Oh! Were that it the Mob still had a Las Vegas presence! Recent events here in what’s become the Big Mayberry have old-timers hankering for the dese and dose guys. “The boys.”
Too bad time has excised the city of old-timers. More of them and maybe current authorities might recognize experience and listen to it.
Present pandemic and economic conditions have forced owners of the city’s swank properties still operating to slash room rates and lower standards for guests and visitors. Some kind of money churn is better than none.
Dregs throughout the nation have recognized their opportunity. This is the moment to invade, uh, infest, um, visit Sin City.
Calamity brought on by Trumpvirus has made Las Vegas less discriminating. As recently as February of this year, high percentages of guests in town now wouldn’t have dared driven up Interstate 15 or flown here. Then, the city wasn’t desperate for visitors and airlines weren’t starving for passengers.
Today, the cheapest sneaker pimp, the biggest piker believing himself a Big Willy, dumb, loud thick chicks who’ve tarted themselves up beyond garish into circus attractions loaf upon the Strip.
And with notable extravaganzas shuttered, the attractions open space and time limited, and bars only just reopened, hanging out, loitering is the best these severely budgeted Californians, Texans, and Southeasterners can do. That is until their garbage natures surface and they exhibit stereotypic traits.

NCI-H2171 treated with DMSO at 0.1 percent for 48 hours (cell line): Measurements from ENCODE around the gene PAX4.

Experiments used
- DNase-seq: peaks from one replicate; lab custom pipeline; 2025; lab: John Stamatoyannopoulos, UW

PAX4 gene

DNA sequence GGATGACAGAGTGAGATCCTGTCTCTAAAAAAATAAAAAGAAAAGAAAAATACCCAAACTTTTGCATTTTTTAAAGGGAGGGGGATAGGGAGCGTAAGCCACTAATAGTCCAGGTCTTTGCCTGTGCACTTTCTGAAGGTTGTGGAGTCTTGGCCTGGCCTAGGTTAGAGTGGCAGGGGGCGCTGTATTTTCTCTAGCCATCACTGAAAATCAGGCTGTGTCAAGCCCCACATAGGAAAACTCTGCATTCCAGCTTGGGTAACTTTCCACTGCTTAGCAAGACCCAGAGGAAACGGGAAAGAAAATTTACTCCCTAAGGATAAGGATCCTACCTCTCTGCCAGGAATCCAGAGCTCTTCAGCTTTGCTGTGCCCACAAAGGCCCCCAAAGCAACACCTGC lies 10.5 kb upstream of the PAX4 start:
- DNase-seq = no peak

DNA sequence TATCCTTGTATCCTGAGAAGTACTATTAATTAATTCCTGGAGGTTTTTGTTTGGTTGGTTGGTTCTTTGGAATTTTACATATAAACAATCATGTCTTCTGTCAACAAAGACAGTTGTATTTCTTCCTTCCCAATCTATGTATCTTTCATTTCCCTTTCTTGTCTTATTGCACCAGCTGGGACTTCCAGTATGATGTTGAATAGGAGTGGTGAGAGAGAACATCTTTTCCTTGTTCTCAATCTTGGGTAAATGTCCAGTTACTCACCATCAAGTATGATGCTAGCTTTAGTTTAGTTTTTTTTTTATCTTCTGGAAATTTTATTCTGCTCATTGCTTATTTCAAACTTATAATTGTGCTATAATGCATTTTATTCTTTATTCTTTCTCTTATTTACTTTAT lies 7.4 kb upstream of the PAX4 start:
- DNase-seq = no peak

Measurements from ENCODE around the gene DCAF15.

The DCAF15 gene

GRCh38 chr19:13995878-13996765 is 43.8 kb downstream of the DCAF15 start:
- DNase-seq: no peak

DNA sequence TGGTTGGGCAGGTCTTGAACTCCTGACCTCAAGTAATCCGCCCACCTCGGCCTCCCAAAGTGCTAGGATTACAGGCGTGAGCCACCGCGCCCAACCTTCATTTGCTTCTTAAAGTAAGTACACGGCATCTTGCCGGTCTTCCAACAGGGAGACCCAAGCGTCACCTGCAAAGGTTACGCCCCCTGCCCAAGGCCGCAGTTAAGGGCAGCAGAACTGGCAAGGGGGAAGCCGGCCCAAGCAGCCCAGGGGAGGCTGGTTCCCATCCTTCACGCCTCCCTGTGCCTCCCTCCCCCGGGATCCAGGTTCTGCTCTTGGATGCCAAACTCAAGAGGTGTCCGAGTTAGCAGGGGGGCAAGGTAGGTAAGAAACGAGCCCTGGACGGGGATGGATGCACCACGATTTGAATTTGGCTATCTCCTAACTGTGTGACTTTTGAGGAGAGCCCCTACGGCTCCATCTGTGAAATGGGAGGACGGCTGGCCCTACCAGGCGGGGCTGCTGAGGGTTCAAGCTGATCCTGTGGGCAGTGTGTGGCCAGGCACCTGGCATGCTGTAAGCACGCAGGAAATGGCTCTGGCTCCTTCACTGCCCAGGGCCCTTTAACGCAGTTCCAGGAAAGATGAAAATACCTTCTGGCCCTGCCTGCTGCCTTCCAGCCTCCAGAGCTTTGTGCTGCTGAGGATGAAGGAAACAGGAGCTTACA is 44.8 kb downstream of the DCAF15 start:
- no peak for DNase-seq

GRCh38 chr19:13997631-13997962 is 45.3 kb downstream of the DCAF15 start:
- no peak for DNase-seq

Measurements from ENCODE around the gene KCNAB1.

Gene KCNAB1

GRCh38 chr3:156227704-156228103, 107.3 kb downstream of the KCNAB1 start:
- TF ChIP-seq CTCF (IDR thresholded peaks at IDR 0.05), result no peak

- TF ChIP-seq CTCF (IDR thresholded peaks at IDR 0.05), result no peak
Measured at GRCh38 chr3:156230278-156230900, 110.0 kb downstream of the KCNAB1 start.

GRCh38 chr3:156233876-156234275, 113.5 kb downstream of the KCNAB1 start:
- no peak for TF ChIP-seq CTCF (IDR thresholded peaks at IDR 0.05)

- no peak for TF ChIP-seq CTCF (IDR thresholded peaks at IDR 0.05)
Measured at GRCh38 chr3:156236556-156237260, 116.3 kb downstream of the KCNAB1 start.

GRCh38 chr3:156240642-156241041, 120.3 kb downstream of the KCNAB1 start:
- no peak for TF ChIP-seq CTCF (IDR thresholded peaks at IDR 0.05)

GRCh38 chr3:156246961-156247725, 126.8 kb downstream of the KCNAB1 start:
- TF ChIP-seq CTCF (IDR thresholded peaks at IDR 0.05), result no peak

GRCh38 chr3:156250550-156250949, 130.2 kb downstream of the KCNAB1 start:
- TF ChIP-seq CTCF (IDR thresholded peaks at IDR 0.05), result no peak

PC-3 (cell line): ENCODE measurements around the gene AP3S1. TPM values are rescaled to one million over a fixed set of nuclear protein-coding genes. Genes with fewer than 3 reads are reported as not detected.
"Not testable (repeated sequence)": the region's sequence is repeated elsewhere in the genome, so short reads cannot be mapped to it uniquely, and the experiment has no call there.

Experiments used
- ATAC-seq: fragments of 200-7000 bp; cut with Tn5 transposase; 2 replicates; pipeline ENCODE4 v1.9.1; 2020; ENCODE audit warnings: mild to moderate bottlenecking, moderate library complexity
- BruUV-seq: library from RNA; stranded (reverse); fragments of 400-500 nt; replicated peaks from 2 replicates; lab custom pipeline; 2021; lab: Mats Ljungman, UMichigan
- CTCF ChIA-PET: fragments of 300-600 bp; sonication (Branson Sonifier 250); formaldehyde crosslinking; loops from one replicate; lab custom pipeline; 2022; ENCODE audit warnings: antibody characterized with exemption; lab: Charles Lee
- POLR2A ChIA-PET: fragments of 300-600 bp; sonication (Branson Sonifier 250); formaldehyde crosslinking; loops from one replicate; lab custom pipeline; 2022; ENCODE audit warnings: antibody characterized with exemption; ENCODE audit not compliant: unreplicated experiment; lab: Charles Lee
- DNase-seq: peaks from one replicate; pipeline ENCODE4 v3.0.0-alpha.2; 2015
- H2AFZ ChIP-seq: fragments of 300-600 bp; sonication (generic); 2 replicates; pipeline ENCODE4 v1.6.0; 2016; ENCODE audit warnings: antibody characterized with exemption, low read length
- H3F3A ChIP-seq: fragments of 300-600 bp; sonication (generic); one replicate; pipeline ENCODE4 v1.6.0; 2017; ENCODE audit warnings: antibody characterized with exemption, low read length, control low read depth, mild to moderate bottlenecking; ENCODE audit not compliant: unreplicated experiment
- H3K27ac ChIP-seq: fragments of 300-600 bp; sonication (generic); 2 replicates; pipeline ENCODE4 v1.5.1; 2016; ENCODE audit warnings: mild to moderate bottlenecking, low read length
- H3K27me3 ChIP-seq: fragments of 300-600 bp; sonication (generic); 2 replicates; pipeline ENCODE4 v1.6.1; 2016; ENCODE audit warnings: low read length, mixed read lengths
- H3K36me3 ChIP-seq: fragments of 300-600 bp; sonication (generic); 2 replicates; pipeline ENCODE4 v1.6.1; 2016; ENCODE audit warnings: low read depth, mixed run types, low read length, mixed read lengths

By the way, it’s mostly tourists who deliver most disrepute to Las Vegas. A k a “dumbfucks from outta town.” People who live here, working residents from every stratum, we manage not to shit on the place. After all, Las Vegas is “home.”
I know tens of millions of Americans will find it strange that Nevadans can find living in Las Vegas “normal.” Certain images of the city have been hard-wired into those living beyond the Mojave despite that vision fading decades ago.
The combatants seen in YouTube videos aren’t locals, but strangers. See them as finally arriving in a destination hyped, imagined, okay, fantasized about. With Las Vegas now under duress, this is their chance to exhaust dreams. Once among the bright lights, amid the thin crowds, they feel obliged to lift their legs and leave their marks on our neon and LED illuminated metropolis.
Yes. The possibility of unfettered licentiousness is one of Las Vegas’ main lures. It’s no joke that arrivals leave their inhibitions at the airport or scattered on roads just outside city limits before entering. And should the visitor possess enough cash and daring, excess living can be experienced. Done right it can also be envied.